Forward to port is the galley, which is well equipped with a two-burner cooktop, AC/DC drawer-style fridge-freezer and convection microwave. The cupboards are satin-finished cherry and appliances are brushed stainless steel. A floor hatch in the galley allows access to a dry-storage area, which will become a well-stocked pantry for longer trips.
The saloon has large windows that also slide for excellent ventilation, as well as a large, central sunroof-style hatch to add to the light and breeze. No one will feel claustrophobic in this space and the entire saloon area is raised so that the guests will enjoy similar views as the helmsman - this detail is one of the most remarked upon feature of the Back Cove boats.
HIGH AT THE HELM
The helm station is to starboard and has two Stidd helm seats elevated for an unimpeded view. The dash is simplistic and awaits the installation of all manner of navigational equipment you may select.
Our test boat was fitted with a single Yanmar CXM-GTE six-cylinder 530hp turbo-diesel, which has a shaft drive. Morse electronic engine controls are supplemented by bow and sternthrusters, which eliminate any manoeuvring worries. Teleflex hydraulic steering is light and responsive and the electrical systems are conveniently laid out.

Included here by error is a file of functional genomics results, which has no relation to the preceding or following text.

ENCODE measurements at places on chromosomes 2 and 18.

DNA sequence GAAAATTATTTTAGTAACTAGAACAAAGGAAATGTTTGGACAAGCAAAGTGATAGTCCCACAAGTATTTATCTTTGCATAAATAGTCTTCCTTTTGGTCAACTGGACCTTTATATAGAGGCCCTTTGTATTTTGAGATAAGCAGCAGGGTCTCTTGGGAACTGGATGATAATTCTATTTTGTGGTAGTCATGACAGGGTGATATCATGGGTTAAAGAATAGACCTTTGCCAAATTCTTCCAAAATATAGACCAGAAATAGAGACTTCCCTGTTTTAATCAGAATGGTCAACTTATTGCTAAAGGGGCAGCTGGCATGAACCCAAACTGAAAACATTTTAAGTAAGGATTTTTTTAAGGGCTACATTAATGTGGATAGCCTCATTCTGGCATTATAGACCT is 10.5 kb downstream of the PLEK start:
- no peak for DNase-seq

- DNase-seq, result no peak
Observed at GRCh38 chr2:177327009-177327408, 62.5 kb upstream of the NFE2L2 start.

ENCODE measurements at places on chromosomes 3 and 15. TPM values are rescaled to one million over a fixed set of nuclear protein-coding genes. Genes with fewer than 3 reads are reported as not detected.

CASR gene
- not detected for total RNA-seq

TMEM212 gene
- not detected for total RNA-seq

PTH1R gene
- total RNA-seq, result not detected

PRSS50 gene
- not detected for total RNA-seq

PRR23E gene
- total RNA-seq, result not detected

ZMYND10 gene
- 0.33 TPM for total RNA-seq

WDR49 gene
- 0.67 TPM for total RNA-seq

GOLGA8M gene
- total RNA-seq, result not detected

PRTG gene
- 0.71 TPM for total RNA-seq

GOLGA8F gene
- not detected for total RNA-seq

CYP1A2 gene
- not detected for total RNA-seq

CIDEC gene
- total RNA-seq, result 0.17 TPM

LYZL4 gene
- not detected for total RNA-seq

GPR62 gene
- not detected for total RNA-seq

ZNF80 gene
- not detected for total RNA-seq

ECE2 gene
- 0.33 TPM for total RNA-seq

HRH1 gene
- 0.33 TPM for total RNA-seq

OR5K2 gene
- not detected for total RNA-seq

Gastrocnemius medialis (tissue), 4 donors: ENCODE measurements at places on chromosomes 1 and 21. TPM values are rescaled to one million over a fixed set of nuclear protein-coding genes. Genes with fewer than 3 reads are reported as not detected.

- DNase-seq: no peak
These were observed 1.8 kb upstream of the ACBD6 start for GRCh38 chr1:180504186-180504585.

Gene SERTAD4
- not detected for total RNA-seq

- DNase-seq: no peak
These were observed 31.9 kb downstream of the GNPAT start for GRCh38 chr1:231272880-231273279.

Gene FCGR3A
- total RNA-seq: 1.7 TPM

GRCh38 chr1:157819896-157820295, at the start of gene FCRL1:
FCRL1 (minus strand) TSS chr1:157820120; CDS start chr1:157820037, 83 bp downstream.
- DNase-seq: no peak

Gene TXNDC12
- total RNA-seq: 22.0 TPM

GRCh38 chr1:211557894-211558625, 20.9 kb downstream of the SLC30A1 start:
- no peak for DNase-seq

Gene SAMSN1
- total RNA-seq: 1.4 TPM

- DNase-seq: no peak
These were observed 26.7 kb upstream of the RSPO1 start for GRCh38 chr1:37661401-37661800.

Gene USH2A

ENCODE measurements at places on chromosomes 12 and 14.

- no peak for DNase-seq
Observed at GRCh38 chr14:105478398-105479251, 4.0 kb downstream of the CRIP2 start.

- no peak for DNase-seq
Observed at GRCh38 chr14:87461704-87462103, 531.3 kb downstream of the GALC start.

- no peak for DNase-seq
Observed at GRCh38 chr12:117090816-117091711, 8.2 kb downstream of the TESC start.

A 9kW Onan generator supplies power for all onboard appliances, including the three-zone reverse-cycle air-conditioning, and there is an optional 1800W inverter for silent 240V when needed.
To attend to servicing matters, the whole saloon floor electrically raises for easy access from the cockpit and a mechanic can comfortably schlep all the oil and muck straight out the back without any mess. Most convenient. A smaller access hatch is located forward under the helm seat should a minor inspection be required when the loveseat is in use and the occupants cannot possibly be disturbed.
The single big Yanmar allows for plenty of space in the engineroom including the water tanks. A total of 1136lt of fuel are stored under the aft deck. Sea strainer, oil changing system, dripless shaft log, two-stage muffler and fuel filtration are all well installed. A Fireboy extinguisher system and carbon monoxide detector keep a silent eye/nose for any unpleasantness. The hot-water system runs off the engine or 240V when required. All the electrics and engineering systems are installed for reliability and ease of maintenance.